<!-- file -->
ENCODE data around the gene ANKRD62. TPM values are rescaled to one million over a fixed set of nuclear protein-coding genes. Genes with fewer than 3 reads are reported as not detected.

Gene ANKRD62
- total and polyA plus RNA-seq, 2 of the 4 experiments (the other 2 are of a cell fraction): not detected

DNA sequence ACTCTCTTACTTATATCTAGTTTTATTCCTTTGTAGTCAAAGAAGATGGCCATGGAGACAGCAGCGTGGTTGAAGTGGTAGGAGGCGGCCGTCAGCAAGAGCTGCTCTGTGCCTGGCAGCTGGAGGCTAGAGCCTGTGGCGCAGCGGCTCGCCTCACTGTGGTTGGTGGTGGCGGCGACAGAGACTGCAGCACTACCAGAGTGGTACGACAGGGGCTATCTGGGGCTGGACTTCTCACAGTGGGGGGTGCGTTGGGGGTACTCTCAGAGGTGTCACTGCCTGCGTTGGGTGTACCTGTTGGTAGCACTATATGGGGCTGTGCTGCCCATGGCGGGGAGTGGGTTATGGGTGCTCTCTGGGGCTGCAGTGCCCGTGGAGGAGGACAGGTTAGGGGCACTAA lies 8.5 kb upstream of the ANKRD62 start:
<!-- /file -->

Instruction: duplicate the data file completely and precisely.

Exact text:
ENCODE data around the gene ANKRD62. TPM values are rescaled to one million over a fixed set of nuclear protein-coding genes. Genes with fewer than 3 reads are reported as not detected.

Gene ANKRD62
- total and polyA plus RNA-seq, 2 of the 4 experiments (the other 2 are of a cell fraction): not detected

DNA sequence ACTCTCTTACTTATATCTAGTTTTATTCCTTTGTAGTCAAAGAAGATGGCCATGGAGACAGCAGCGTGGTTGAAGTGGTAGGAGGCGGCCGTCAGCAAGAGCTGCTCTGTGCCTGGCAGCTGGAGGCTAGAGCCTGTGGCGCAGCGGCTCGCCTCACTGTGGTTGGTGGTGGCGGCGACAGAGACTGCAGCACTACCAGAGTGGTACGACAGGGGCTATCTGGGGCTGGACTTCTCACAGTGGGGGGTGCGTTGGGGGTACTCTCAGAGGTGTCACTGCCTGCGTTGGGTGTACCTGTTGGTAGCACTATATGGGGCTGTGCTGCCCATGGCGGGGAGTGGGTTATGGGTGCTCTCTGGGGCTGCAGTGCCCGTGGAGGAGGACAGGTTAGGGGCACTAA lies 8.5 kb upstream of the ANKRD62 start: